1993 J Invest Dermatol 1993 May ;100(5):648-652
CIRD GALDERMA, Sophia Antipolis, Valbonne, France

Migration of Langerhans cells into human epidermis of "reconstructed" skin, normal skin, or healing skin, after grafting onto the nude mouse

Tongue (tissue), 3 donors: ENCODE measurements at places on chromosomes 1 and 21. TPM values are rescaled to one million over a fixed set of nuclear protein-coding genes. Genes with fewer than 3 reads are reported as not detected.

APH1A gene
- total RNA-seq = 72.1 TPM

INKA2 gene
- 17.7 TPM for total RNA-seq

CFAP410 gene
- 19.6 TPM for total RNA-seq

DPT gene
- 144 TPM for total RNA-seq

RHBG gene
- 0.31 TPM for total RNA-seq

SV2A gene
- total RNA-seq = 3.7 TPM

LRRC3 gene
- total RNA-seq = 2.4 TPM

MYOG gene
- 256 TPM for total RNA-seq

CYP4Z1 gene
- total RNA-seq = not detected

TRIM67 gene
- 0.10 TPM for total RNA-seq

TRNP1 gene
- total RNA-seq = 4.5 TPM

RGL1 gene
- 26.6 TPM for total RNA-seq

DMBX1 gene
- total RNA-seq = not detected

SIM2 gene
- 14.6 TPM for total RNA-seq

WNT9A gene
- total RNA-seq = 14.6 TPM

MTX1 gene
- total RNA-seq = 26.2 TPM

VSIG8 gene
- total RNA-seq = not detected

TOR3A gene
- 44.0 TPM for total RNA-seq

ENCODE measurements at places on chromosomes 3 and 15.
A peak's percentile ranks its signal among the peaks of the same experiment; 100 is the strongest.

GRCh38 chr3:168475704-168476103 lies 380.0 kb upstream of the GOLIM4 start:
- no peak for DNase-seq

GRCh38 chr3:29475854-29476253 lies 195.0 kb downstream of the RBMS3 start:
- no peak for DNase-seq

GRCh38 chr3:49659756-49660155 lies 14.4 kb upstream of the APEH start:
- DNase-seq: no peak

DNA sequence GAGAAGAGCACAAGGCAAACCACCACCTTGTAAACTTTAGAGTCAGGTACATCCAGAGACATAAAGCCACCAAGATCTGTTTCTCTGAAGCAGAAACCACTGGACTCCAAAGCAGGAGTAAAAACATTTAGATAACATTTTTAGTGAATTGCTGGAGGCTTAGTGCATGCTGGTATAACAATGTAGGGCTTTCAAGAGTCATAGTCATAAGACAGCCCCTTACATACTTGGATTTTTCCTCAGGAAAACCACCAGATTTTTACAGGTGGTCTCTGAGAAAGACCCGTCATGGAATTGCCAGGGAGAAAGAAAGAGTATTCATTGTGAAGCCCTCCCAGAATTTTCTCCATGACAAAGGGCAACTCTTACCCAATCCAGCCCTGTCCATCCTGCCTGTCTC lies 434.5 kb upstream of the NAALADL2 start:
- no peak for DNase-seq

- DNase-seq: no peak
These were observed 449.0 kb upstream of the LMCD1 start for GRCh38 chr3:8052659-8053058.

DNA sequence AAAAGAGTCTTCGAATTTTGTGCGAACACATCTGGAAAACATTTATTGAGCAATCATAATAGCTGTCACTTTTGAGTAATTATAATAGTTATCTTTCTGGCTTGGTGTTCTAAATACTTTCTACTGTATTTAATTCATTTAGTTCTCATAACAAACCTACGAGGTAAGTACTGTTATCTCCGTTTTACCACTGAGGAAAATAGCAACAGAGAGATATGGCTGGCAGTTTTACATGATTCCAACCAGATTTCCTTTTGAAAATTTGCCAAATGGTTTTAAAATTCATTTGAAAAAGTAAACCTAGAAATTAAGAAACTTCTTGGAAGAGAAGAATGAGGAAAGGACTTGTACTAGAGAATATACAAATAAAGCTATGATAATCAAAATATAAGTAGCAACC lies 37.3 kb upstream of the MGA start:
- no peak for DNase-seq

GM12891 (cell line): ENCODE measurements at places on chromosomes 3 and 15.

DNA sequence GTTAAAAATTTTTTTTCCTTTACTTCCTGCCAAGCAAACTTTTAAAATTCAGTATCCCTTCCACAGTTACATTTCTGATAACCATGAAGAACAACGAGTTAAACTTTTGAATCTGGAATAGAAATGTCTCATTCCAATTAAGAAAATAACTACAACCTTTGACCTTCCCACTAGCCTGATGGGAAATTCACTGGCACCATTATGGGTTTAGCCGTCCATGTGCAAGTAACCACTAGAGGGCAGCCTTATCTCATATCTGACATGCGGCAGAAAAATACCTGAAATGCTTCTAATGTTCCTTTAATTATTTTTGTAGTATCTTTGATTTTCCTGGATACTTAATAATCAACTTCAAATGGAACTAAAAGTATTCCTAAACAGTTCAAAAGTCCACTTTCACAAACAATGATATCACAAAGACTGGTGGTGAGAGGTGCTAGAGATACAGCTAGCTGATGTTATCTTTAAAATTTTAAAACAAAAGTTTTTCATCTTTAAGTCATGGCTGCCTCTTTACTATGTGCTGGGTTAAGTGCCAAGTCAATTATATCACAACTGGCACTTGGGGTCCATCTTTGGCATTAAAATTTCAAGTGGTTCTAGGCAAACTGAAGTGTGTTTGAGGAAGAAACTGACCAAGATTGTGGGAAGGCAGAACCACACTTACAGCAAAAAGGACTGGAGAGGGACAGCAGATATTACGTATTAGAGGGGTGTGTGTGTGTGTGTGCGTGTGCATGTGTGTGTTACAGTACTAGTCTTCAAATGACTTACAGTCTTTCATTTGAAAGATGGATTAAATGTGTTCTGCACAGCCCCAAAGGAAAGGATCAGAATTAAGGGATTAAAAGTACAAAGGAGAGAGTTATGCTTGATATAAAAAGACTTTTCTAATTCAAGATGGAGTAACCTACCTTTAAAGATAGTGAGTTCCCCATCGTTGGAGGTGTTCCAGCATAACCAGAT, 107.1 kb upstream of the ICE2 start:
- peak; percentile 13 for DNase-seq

Human skin equivalents composed of keratinocytes cultured on a lattice constituted of human fibroblasts embedded in type I collagen were grafted onto the nude mouse. It is demonstrated, by indirect immunofluorescence and electron microscopy, that, after grafting, mouse Langerhans cells migrate into the human epidermis. Human Langerhans cells are not present in this system. In split-thickness human skin grafts, at long periods (5 and 12 months) after transplantation, a progressive migration of murine Ia(+) cells in the human epidermis and the presence of human Langerhans cells were shown by indirect immunofluorescence. Creation of a wound at the center of the grafted human skin and identification of the Langerhans cell origin shows a repopulation with human Langerhans cells provided the injury was performed early (2 months) after grafting. Injury at a later stage (5 months) resulted in presence of both human and murine Langerhans cells. These observations show 1) that, after grafting of "reconstructed" human skin or of split-thickness human skin onto nude mice, mouse Langerhans cells migrate into the grafted human epidermis; and 2) that the Langerhans cells repopulating a healing grafted epidermis devoid of Langerhans cells derived from the non-injured surrounding epidermis. The present work thus shows that besides bone marrow, lymph nodes, or/and spleen, surrounding cutaneous regions can also serve as sources of Langerhans cells